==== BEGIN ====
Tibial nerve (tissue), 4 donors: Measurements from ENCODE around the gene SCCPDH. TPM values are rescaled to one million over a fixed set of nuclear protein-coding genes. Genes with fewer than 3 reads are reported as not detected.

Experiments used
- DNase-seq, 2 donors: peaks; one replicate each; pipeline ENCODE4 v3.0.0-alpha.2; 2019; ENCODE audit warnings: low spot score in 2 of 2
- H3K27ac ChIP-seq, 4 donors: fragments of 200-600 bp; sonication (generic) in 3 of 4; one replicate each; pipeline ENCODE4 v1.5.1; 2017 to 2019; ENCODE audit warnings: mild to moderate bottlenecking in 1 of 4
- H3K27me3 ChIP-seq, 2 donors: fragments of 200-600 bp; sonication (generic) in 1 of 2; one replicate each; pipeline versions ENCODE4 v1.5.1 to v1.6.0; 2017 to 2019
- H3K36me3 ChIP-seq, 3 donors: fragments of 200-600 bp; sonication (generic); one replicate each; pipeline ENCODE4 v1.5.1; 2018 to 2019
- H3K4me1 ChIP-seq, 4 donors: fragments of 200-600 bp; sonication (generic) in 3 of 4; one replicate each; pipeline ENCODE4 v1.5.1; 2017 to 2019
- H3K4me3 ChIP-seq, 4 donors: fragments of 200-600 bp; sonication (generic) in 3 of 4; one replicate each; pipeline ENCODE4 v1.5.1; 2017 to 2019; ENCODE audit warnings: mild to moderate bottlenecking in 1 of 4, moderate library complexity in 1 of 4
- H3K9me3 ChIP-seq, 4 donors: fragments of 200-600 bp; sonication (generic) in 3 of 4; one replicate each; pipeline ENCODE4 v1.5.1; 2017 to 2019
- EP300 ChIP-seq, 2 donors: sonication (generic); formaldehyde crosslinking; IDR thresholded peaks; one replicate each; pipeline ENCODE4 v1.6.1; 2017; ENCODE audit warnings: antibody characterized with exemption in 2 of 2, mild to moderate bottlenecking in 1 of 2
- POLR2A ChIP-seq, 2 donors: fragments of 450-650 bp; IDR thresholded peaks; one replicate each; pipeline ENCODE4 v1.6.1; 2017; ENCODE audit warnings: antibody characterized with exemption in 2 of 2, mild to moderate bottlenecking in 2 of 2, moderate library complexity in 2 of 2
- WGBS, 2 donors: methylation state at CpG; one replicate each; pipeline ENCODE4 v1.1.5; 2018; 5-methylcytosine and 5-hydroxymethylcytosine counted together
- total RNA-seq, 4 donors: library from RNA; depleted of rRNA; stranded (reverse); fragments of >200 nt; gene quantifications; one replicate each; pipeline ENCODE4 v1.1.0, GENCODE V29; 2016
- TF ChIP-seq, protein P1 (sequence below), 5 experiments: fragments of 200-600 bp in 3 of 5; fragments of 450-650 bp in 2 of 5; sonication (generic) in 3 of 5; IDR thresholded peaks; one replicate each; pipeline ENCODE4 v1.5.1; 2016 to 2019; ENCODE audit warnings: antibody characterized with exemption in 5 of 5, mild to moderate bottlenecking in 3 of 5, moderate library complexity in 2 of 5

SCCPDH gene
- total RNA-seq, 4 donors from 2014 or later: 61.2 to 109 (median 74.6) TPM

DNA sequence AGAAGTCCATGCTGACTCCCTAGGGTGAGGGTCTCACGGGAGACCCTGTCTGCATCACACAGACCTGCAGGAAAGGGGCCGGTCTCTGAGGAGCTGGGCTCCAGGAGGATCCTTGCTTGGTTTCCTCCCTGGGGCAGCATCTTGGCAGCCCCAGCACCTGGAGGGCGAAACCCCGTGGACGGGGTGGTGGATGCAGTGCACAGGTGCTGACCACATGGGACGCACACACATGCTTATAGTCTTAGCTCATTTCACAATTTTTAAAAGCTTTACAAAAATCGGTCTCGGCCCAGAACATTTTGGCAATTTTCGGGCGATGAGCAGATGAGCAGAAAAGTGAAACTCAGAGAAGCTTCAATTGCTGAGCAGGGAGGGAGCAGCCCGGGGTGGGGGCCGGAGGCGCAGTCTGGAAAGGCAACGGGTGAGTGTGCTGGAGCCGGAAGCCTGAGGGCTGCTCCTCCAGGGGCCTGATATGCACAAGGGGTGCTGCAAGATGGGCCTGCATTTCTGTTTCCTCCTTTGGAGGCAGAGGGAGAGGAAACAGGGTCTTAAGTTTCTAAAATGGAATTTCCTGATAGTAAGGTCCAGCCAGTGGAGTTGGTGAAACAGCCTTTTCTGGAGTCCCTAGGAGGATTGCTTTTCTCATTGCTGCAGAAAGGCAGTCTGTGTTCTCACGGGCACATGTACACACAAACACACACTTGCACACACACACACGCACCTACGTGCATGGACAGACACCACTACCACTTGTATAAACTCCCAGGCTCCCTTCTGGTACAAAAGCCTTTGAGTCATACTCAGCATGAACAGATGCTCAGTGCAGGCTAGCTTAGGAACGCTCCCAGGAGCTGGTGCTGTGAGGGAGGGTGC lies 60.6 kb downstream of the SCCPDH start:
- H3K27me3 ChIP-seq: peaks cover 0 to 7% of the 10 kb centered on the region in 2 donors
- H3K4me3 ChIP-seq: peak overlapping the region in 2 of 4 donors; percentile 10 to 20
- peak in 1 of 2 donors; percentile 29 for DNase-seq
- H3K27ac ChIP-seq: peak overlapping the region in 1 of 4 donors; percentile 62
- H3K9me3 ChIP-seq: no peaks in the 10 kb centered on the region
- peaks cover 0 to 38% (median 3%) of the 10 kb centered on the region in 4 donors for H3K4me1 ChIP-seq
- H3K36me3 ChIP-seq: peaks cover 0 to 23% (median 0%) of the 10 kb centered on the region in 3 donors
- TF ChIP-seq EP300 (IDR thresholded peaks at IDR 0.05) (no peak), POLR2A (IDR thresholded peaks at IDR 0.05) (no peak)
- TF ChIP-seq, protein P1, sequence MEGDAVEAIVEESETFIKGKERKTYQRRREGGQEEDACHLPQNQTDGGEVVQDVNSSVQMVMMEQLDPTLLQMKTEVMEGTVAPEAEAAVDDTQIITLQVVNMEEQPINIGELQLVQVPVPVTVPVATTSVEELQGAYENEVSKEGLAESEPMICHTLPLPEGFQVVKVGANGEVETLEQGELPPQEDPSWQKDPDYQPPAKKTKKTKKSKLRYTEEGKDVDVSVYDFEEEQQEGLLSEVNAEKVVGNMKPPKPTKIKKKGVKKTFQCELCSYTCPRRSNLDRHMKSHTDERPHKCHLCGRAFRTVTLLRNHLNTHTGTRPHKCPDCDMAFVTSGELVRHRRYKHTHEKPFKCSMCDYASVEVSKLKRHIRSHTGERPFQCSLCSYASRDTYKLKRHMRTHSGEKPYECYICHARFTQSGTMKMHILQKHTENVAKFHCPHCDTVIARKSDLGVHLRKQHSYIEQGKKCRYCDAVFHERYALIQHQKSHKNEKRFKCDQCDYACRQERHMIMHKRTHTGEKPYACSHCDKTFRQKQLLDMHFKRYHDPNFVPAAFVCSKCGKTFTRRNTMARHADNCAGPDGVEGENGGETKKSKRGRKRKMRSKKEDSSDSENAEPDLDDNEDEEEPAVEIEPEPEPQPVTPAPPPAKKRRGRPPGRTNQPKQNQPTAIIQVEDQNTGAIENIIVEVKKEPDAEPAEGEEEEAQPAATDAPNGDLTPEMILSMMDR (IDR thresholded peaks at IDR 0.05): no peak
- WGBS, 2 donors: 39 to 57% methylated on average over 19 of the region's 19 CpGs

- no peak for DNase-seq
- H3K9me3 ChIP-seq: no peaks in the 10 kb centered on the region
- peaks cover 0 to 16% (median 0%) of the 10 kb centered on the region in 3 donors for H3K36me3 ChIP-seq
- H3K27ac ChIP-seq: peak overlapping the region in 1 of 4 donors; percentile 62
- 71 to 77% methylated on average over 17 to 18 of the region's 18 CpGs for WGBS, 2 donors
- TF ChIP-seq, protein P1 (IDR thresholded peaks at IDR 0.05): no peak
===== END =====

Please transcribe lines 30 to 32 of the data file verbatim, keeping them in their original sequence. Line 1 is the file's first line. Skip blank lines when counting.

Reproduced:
- peaks cover 0 to 16% (median 0%) of the 10 kb centered on the region in 3 donors for H3K36me3 ChIP-seq
- H3K27ac ChIP-seq: peak overlapping the region in 1 of 4 donors; percentile 62
- 71 to 77% methylated on average over 17 to 18 of the region's 18 CpGs for WGBS, 2 donors